Four-Acre Planting Is a Buffet for Wildlife, a Respite for Trail Users and So Much More
By Karen Cernich Dickhut
One of the joys of riding the Katy Trail is the diversity of wildlife that you see and hear along the way, particularly birds, and one of the best places to experience this is the Peers Prairie, a 4-acre planting of native flowers and grasses tucked in a patch of land between Peers Store and the Katy Trail. The railroad right of way is generally about 50 feet wide, but in many places — like Peers, Treloar and Marthasville — where there were Katy Railroad facilities, there are larger parcels, like this one, that were part of the railroad. Magnificent Missouri recognized the potential for this open area, and State Parks gave Magnificent Missouri permission to plant and maintain the prairie.
If you’ve never stopped here before during a trail ride, add it to your list of must-sees. If you’re a birdwatcher, you might want to make a special trip to Peers just to check it out (Peers Prairie Day, set for Saturday, June 18, would be an excellent option). And don’t forget your binoculars.
The prairie is like a 24-hour buffet for birds, particularly the American Goldfinch, whose diet is “granivorous,” which means it eats the seeds of plants like those growing here. The bee balm, for example, is a year-round food source. If you visit Peers Prairie right now, you’ll see Golden Alexanders, Foxglove Beardtongue, Plains Coreopsis, Lanceleaf Corepsis, Slender Mountain Mint and Prairie Cinquefoil blooming. Later in the summer or fall, there will be coneflowers, Black Eyed Susans, Asters, Blue Vervain, Rosinweed and more. There’s always something flowering, it seems.
Prairie plants provide habitat for a diversity of insects, caterpillars and pollinators. The Rattlesnake Master provides food for moths and bees, the Compass Plant (the tallest in the prairie, growing up to 9 feet!) serves as a perch for the Eastern Kingbird while hunting for insects, and the Sideoats Grama Grass, which produces a small orange flower, is a food source for small butterflies and grasshoppers.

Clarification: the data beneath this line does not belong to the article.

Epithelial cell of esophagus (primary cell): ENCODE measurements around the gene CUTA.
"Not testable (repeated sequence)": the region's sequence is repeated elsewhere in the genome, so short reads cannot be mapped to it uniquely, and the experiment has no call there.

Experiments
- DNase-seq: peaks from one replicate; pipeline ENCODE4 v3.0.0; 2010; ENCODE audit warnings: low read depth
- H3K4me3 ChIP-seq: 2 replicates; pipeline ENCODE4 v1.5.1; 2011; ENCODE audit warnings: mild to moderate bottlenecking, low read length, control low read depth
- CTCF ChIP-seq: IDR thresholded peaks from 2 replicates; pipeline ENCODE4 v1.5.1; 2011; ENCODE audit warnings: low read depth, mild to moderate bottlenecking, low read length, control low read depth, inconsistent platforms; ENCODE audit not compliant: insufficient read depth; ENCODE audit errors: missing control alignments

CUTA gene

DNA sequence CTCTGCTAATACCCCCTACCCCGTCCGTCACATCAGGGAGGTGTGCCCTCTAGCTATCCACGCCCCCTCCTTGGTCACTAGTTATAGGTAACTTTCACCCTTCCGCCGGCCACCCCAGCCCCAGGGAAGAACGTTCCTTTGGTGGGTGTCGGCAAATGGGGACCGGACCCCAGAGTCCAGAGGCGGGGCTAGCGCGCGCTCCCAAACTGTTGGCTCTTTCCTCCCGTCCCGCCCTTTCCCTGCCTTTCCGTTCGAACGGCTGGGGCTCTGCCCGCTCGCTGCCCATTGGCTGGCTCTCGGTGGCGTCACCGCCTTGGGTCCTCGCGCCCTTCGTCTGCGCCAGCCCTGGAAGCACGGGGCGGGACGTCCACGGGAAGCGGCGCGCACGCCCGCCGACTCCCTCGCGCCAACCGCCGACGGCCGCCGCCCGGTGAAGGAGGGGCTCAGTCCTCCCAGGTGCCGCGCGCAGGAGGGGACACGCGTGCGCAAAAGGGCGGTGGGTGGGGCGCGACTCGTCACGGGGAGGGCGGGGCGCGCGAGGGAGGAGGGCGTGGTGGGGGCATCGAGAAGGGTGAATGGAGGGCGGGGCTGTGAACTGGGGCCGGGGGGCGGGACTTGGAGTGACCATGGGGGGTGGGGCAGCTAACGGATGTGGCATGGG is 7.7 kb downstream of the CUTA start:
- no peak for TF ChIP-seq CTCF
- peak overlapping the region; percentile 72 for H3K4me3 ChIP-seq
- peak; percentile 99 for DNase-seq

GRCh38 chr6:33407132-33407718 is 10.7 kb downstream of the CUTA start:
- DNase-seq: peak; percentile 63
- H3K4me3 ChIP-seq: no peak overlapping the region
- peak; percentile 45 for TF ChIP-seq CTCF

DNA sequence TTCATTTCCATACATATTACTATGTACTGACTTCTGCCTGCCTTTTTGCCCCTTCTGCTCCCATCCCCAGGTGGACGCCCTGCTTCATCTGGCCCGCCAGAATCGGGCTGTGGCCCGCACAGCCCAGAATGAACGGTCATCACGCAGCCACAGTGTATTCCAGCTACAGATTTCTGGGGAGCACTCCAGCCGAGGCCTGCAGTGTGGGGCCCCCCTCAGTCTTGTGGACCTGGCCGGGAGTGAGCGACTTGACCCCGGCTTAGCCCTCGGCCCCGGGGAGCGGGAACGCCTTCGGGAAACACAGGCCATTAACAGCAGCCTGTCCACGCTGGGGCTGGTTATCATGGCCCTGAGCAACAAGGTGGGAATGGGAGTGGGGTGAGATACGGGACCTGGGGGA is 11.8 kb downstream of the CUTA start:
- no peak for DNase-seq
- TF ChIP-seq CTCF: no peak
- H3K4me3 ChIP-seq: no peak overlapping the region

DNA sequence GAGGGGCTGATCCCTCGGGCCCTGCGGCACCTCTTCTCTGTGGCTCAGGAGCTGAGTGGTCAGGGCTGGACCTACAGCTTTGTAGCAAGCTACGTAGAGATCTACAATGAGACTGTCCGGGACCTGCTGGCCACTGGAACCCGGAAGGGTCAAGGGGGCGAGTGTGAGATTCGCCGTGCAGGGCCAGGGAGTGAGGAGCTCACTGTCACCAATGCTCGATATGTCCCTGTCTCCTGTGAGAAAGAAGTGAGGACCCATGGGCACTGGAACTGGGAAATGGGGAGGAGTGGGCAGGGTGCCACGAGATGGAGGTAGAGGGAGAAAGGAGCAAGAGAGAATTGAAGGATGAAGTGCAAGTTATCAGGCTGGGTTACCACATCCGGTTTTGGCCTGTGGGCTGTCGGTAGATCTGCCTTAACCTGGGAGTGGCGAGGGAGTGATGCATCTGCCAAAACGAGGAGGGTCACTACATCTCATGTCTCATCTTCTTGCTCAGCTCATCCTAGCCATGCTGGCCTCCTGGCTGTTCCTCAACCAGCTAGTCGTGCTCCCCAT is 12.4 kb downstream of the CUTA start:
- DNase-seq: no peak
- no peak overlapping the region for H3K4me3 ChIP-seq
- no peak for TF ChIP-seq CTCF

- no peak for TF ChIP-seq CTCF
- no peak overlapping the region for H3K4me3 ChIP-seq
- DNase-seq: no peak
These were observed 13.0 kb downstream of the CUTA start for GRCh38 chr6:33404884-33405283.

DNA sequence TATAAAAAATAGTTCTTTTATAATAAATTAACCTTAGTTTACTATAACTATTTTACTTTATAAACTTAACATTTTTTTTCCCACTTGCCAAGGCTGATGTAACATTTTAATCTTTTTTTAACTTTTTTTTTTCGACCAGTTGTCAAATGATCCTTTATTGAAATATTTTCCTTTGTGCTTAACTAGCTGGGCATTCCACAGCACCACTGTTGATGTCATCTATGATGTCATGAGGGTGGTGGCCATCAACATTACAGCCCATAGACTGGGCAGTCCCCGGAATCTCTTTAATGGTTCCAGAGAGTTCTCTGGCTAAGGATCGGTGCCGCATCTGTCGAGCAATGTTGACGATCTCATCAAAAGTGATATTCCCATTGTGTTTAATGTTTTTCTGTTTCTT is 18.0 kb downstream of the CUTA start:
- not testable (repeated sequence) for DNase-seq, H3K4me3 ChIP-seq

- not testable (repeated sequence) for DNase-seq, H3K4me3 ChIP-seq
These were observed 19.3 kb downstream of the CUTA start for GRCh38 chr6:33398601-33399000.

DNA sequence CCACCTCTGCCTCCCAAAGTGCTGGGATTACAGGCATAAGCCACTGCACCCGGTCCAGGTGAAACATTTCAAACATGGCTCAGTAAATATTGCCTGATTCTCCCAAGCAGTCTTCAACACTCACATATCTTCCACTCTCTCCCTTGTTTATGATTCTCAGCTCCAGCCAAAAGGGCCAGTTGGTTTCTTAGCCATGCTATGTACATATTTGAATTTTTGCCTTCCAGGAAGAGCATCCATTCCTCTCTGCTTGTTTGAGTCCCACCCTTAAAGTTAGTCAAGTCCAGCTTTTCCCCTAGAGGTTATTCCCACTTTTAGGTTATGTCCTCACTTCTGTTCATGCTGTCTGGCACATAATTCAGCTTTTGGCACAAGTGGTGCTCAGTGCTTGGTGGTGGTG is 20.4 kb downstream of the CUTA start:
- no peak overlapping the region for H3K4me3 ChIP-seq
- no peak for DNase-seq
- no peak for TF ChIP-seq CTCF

And that’s not even to mention what the prairie is doing for you as you pedal, walk or run by on the trail — or better yet, walk along the short path cut into the prairie to get a truly immersive experience. The beauty of the plants provides serenity, likely reducing your blood pressure and relieving stress, and the plants themselves also function as air filters, actually removing pollution so you can breathe easier.
Provide Erosion Control, Water Filtration & Rebuild the Soil
There are many other ecological benefits that come with a prairie. Along with wildlife habitat and carbon sequestration, they provide stormwater infiltration, improved water quality and superior erosion control, according to Becky Mahon, who has been involved with creating and caring for the Peers Prairie since it was planted in 2016 by DJM Ecological Services under the leadership of Magnificent Missouri. It’s a result of their extensive root systems, which can reach as far down as 5 to 15 feet. In this way, prairie plants actually anchor the soil, Mahon noted. They also increase soil organic matter and rebuild the soil.
But here a few benefits that homeowners or anyone who has to care for plants will appreciate: prairie plants require less long-term maintenance than traditional landscaping and they provide resistance to invasive species.
Advice to Homeowners
If you like the sound of that, you might want to consider adding prairie plants to your home landscape or even converting a small patch of your yard into a prairie. It is possible, said Mahon. Of course, site prep is critical, she stressed. That begins with weed control before you plant. It’s important to eliminate anything that might compete with prairie seedlings. Mowing and herbicide applications are critical to rid the seed bank of as much as possible, Mahon said. There are lots of weeds with seeds viable in the soil for 20 years, so starting as clean from the beginning as you can is helpful, she explained. Depending on the site conditions, it will take three to five years to establish a prairie, even a small one.
Her advice to homeowners ready to take on the challenge is to keep it simple and be patient. “Use species that you can identify and know your weeds,” she said, noting there are a lot of good apps to help with that.
Mahon has been restoring Midwest native ecosystems, including prairies like the one at Peers, for 10 years as a member of DJM Ecological Services. At Peers, she provided the initial site assessment, recommended the site prep activities, and her crew installed the seed. Since then, they’ve been doing monthly stewardship on the prairie during each growing season.
Her hope is that the beauty of the Peers Prairie will lead to a greater understanding and appreciation of prairies and their benefits.